Sounds right thought. All the energy in the 8-10 Hz area is from the stem-impactor complex and the 1kHz area the response of the femur (+ all soft tissue around it) when it comes more integrated to the complex.
That’s with the file “forum femoral.wav”
The file “forum acetabular.wav” is more difficult to analyse because the way that he is hitting it changes half way through.
Surely Audacity’s “spectrum” display is a better option to visualize changing frequency content ? …
IMO when driving a nail into dense wood there are two changes in the sound …
- An initial increase in pitch as portion of nail free to vibrate is reduced with each hammer blow as it penetrates the wood.
- Reduction in the duration of ringing as the nail is held increasingly firmly the deeper it penetrates the wood, (increased damping).
I think the “that’s enough” sound is when the duration of the ringing falls below a threshold, rather than when the sound reaches a particular pitch, ( the pitch could vary with each operation as would depend on the dimensions of the prosthesis and its composition).
I think the “that’s enough” sound is when the duration of the ringing falls below a threshold
Exactly. Complicated by the actual impact sound which doesn’t change. I wonder about not only amplifying the work, but carefully sheering off the first spike of sound to get rid of the hammer contact. Everything else should be contributed by the actual bone/metal moving.
I’m not in a position to try it, but sheer off the first impact, Amplify, select and duplicate your brains out, Analyze.
I wonder if a lot of that trash at the high end would go away making the character of the sound easier to manage.
But still the impact sound has to progressively change. This “ringing” of the stem has to depend on the mass of the stem. When the mass of the stem becomes more integrated into the femur then logically the frequency of the ringing has to change accordingly. Furthermore how easy is it to separate the two elements of the blow: the hammer hitting the impactor and the stem “hitting” and ringing along with the femur?
Again thanks everybody for the brainstorm.
Could (securely) attach a contact microphone to the prosthesis/patient to isolate its sound from that of the hammer and room sounds, or if that was impractical attach a contact microphone to the hammer and subtract its spectrum from the sound in the operating theatre recorded via a regular microphone.
There are similar engineering problems to yours, e.g. where the sound spectrum of an engine is compared to a reference spectrum to detect the earliest signs of component failure. To do this one spectrum is subtracted from the other (A-B) any difference would indicate an abnormality in the engine.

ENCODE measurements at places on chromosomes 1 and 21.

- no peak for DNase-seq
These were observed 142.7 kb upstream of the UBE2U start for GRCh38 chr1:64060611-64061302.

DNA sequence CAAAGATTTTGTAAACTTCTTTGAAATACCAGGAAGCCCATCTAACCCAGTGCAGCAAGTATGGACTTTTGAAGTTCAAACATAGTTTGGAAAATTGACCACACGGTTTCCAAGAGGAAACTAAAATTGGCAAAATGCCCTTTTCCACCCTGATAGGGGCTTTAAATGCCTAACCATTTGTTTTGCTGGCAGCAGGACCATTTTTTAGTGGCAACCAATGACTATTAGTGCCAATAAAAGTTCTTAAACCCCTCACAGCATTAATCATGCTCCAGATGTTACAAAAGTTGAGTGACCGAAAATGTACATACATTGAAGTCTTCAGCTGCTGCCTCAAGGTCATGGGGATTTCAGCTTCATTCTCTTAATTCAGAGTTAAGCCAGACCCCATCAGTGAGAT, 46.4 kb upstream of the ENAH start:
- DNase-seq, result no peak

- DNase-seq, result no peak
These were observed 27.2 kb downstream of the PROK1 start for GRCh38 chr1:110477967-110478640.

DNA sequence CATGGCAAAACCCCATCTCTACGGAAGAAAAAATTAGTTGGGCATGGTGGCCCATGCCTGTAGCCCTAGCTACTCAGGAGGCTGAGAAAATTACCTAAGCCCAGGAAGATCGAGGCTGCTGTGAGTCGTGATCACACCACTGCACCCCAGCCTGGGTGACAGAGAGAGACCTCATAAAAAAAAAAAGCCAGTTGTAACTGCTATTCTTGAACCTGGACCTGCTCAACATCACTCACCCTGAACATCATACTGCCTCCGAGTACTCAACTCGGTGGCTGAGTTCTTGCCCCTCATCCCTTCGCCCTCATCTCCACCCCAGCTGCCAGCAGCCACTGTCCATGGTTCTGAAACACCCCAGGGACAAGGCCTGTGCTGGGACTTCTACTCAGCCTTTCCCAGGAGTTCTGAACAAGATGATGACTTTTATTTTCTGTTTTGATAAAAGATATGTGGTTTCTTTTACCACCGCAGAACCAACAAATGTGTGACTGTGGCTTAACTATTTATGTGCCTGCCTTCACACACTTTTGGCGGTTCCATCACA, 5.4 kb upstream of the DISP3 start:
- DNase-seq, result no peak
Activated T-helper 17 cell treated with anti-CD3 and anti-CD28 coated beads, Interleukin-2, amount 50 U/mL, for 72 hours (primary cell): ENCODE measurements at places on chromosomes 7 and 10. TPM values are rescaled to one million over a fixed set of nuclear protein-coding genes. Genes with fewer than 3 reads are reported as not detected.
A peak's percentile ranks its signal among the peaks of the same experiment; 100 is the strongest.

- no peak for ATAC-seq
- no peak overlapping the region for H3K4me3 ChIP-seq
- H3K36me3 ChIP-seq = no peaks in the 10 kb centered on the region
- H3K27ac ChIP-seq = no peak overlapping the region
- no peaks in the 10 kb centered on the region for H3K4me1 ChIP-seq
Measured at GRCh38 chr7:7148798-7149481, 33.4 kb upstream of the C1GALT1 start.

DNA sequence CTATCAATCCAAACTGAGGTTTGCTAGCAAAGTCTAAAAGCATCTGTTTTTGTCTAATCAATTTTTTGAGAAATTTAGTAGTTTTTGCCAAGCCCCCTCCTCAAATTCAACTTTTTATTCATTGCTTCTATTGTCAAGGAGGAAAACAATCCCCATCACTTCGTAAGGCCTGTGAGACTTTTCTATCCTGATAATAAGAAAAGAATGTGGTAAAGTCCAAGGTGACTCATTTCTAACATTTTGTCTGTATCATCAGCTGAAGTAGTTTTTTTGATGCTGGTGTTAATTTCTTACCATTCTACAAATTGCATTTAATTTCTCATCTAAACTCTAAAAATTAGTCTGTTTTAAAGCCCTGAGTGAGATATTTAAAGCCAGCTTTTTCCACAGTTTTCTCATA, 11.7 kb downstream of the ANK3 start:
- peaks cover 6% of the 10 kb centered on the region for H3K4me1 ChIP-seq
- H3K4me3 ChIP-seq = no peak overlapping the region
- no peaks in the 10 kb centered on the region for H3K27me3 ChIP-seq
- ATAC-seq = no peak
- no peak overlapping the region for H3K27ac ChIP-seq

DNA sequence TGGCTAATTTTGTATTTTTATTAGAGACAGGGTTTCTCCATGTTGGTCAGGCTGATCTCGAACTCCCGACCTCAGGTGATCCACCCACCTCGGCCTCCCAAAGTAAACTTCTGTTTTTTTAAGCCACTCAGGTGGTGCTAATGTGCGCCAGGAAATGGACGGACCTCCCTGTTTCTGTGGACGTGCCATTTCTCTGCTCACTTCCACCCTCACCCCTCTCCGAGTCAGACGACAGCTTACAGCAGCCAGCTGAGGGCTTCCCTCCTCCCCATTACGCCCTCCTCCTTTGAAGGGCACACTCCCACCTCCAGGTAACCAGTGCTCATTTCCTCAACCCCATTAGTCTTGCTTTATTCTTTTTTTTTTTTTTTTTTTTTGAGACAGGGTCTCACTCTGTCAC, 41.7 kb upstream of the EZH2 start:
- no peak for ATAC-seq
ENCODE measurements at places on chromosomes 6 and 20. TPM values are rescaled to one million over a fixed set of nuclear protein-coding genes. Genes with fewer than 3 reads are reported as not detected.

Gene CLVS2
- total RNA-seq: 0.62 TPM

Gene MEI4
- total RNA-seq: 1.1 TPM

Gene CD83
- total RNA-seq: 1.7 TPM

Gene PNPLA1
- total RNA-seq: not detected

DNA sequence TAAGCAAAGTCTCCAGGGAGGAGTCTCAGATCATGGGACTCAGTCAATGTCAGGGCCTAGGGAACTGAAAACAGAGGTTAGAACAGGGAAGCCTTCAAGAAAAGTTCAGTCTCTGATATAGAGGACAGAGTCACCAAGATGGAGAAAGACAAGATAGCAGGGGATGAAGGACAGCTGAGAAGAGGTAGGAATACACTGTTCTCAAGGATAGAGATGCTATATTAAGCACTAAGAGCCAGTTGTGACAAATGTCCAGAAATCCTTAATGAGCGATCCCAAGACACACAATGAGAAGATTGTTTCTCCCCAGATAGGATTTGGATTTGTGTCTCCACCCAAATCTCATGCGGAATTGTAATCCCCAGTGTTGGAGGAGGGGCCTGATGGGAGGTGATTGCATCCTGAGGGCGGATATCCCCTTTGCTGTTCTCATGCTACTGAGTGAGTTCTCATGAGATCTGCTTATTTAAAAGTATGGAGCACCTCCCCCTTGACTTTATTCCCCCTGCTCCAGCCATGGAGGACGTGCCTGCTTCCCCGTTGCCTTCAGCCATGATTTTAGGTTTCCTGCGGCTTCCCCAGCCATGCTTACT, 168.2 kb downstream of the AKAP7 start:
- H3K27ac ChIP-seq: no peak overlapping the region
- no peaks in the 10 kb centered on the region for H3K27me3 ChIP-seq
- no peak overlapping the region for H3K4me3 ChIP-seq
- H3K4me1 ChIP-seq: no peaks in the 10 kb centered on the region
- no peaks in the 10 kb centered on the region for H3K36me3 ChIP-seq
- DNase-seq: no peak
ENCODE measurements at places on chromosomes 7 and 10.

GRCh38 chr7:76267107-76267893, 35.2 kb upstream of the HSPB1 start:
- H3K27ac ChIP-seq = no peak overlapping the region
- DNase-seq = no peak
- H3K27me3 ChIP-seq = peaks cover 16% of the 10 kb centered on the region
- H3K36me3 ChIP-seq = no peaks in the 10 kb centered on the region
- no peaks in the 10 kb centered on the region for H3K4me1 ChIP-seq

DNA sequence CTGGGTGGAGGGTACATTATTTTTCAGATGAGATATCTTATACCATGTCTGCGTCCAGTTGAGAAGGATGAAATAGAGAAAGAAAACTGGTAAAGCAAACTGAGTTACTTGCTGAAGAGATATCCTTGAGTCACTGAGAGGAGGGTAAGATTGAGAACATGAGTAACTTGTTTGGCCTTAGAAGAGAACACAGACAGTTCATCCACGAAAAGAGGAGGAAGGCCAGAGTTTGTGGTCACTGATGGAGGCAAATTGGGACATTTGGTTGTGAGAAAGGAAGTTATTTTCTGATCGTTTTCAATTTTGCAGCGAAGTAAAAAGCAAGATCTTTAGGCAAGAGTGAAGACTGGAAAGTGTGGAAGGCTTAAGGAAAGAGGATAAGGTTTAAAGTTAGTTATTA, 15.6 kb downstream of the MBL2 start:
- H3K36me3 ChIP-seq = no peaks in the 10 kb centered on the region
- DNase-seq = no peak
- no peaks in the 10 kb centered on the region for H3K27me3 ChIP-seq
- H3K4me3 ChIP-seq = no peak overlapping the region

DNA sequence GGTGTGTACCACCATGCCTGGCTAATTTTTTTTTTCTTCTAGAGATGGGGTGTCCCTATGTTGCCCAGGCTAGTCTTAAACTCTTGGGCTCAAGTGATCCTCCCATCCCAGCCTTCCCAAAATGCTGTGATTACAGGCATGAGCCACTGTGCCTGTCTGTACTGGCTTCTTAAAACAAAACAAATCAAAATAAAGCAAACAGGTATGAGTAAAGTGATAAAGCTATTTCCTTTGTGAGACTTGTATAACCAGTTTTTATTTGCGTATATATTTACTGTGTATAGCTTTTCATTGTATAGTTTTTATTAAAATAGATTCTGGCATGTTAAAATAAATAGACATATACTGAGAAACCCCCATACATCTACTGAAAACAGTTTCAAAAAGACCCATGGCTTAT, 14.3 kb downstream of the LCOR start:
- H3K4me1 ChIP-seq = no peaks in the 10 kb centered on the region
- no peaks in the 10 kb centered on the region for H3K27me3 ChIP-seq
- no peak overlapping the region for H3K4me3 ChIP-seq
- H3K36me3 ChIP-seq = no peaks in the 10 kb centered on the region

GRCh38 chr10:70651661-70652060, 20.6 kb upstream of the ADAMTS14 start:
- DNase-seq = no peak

In your case you’d have to make a spectrum of each hammer blow and have (probably custom made) software compare (subtract) it from the spectrum of the next blow. When there were no changes in the spectra from consecutive hammer blows the prosthesis hasn’t moved, assuming it is being struck in a consistent fashion.
NB: the changes in ringing time wouldn’t show up in an analysis of the spectra though: temporal matters don‘t show on spectral analysis.
I like this idea a lot. Does anybody have a clue how this can be done? Eg where I can find such software or find the person who can build it?
The physics / (electronic) engineering / computing departments of a university.
There may be a ready-made solution: I just Googled this …
PER-OPERATIVE VIBRATION ANALYSIS: A VALUABLE TOOL FOR DEFINING CORRECT STEM INSERTION
University Hospital Louvain, Department of Orthopaedic Surgery, Weligerveld, 1, 3212 Lubeek, Belgium
The operation technique and prosthetic materials for total hip replacement (THR) have continuously improved. Still, defining the end-point of the prosthetic stem insertion into the femur canal relies on the feeling of the orthopaedic surgeon. This consists of a sense of mechanical stability when exerting torque forces on the prosthesis as well as a feeling of the prosthesis being well fixed and not displaceable along the axis of the femur …
The hammering is stopped when the FRF graph does not change noticeably anymore> .
Apparently they clamp on a device which applies mechanical energy (vibration) to the prosthesis in a consistent fashion*, and analyse the frequency content of the resultant ring via sensor on same device, (contact microphone ?).
[* rather than using the hammer blow to cause a ring which could be inconsistent in force and position,
(hitting it at a different angle could cause a different frequency content, due to different mode of vibration)].
This can be easily done and is called spectral subtraction. I have a patch for the noise removal effect to do just that, but I looks like it won’t be accepted in audacity before the 2.0 release.
unfortunately, when (about a year ago) I searched the literature for articles on this idea, I used the wrong keywords.
There are a few papers from a Belgian team of surgeons and bioengineers who tested what we talked about in different ways
They recorded the sound, they used accelerometers in three dimensions, they used vibration sensors on the stem itself and they have published all their results from tests in vitro, in vivo and in cadavers.
You can find some of the articles here if you want some more technical details. http://www.mediafire.com/?sk7l6o3w26oqmf9
So I don’t think there is anything left for me to test with the equipment I have available and I decided to sell my recorder on ebay , anyone interested you can find it here
Thanks everybody again for all the input.